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Thread: Slugging new barrel blanks?

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  1. #1
    Join Date
    Jun 2004
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    976

    Slugging new barrel blanks?

    A good friend and local gunshop owner has recently started chambering barrels. He has a machinists background and also attended a well known school for barrel work. He has chambered a couple of barrels for me and his work is meticulous. I think he is capable of doing excellent work and is interested in all the nuances. Yesterday he told me that it has been strongly recommended to him that he slug all new blanks that customers bring to him for chambering. This would be to avoid problems arising from "bad barrels" and him being blamed for doing poor work, when in fact, it was an inferior blank. I have been playing the benchrest game for going on twenty years and have had numerous barrels chambered. So far, maybe I've been lucky, but I've never had a really "bad barrel". In fact, most have been excellent, with only a few even mediocre. I'm certain that none of those who have chambered my barrels have slugged them. So, my questions are, do most smiths habitually slug new blanks? Do those of you who do your own barrel work slug your blanks? Considering adding the recommended charge of $100 for slugging to the cost of chambering, threading both the tenon and muzzle end for a tuner, is this a cost effective idea for the shooter or the gunsmith?

    Rick
    Last edited by Greyfox; 04-22-2018 at 01:44 PM.

  2. #2
    Join Date
    Feb 2003
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    San Antonio
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    Slugging a blank is much more common if the barrel will be used with lead bullets such as 22LR. A lead bullet gun doesn't have the pressure to deal with groove diameter variation like a CF. That small bore variation may affect the accuracy with lead bullets.

  3. #3
    Join Date
    Jul 2010
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    Central Texas
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    IMHO it is just another excuse to charge the customer more money. I wonder who "recommended" the slugging. I'm no pro, but I have used several barrels from Shilen and Krieger in my own rifles. I have never slugged one, but I have inspected all with a bore scope. All have been completely smooth and perfectly finished. I don't see how one of their finished barrels could have a significant variation in the bore or groove dia. because of the manuf. and inspection techniques they use and the fact that they hand lap every barrel before shipping. Maybe cheaper barrels made from less than highest quality blanks can have problems, but I don't use them.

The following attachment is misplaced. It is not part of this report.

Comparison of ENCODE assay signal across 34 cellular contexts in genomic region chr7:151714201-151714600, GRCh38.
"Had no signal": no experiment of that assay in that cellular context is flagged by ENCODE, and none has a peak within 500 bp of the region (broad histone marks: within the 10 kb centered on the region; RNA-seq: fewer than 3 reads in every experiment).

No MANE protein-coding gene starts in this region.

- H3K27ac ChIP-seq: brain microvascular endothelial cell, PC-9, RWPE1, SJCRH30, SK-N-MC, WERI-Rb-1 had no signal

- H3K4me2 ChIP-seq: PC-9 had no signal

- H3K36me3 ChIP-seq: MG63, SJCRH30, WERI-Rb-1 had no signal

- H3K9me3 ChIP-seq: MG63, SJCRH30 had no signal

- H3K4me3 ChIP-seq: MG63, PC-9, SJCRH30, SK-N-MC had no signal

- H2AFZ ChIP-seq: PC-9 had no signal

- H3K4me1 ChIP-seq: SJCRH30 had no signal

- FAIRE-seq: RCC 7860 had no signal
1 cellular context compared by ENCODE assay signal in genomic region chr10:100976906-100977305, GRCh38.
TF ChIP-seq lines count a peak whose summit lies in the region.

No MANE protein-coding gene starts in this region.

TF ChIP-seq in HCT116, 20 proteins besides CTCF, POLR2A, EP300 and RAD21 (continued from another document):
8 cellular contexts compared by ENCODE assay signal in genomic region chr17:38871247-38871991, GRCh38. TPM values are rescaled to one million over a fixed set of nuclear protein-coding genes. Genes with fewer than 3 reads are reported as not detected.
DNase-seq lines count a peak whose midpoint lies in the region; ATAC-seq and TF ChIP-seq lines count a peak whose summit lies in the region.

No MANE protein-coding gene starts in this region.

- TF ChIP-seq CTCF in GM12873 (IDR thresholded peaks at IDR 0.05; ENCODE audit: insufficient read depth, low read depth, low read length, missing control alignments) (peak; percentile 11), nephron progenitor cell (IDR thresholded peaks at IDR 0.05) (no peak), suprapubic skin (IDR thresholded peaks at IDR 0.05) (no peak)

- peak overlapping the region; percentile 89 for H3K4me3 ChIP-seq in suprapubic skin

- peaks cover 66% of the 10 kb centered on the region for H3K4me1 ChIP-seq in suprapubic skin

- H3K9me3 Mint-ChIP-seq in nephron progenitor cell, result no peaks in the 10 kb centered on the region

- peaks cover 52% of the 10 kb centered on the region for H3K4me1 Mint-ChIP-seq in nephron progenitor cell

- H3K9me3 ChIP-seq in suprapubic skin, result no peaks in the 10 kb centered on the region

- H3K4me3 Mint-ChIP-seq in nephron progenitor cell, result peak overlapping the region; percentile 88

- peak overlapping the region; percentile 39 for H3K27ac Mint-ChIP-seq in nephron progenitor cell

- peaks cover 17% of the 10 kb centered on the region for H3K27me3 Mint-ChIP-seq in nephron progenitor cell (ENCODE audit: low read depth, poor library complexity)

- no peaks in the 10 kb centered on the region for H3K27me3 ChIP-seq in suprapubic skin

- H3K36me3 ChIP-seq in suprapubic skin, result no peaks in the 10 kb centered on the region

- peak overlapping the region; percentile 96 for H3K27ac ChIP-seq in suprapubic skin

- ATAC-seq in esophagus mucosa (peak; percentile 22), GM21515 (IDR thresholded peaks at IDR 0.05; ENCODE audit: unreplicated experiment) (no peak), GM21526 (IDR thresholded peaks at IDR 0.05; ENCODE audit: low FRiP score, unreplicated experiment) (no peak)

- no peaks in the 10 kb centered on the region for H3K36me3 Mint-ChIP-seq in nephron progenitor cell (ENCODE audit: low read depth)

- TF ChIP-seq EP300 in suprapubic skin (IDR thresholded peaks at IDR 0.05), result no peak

RWO

  4. #4
    Join Date
    Jul 2009
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    Northshore
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    A well known smith showed me how a Krieger barrel bore I had was larger for the last 2 inches of the muzzle. You could feel it with a lead slug. Jackie on here recently had to cut off and recrown a barrel and it improved. Maybe slugging would have caught that. Who knows.

  5. #5
    Join Date
    Nov 2016
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    Mid TN
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    Quote Originally Posted by RWO View Post
    IMHO it is just another excuse to charge the customer more money. I wonder who "recommended" the slugging. I'm no pro, but I have used several barrels from Shilen and Krieger in my own rifles. I have never slugged one, but I have inspected all with a bore scope. All have been completely smooth and perfectly finished. I don't see how one of their finished barrels could have a significant variation in the bore or groove dia. because of the manuf. and inspection techniques they use and the fact that they hand lap every barrel before shipping. Maybe cheaper barrels made from less than highest quality blanks can have problems, but I don't use them.

    RWO
    I am a rimfire shooter and I do my my own barrel work and wouldn't even think of setting up a blank without slugging it first. I use good hand lapped blanks from shilen, mueller, benchmark, krieger, and the rest and someone who doesn't slug in the rimfire game is letting luck control how their barrel will shoot. May not be the case in centerfire because of the preasure increase but I am not flying blind on the few centerfire rifle barrels I do either. May not be much of an advantage on the centerfire but I am all about getting every crumb I believe is there.